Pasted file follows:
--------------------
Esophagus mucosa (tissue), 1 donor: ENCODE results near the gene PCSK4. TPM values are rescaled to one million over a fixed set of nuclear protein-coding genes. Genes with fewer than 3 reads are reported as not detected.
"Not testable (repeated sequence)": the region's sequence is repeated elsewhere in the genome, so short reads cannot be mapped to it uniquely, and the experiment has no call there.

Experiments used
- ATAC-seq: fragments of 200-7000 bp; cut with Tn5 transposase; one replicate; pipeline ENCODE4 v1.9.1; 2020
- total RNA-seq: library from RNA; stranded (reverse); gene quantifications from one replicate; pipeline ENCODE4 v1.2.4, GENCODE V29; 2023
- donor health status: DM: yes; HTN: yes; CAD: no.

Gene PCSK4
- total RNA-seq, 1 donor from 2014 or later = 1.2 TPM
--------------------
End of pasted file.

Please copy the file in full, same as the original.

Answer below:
Esophagus mucosa (tissue), 1 donor: ENCODE results near the gene PCSK4. TPM values are rescaled to one million over a fixed set of nuclear protein-coding genes. Genes with fewer than 3 reads are reported as not detected.
"Not testable (repeated sequence)": the region's sequence is repeated elsewhere in the genome, so short reads cannot be mapped to it uniquely, and the experiment has no call there.

Experiments used
- ATAC-seq: fragments of 200-7000 bp; cut with Tn5 transposase; one replicate; pipeline ENCODE4 v1.9.1; 2020
- total RNA-seq: library from RNA; stranded (reverse); gene quantifications from one replicate; pipeline ENCODE4 v1.2.4, GENCODE V29; 2023
- donor health status: DM: yes; HTN: yes; CAD: no.

Gene PCSK4
- total RNA-seq, 1 donor from 2014 or later = 1.2 TPM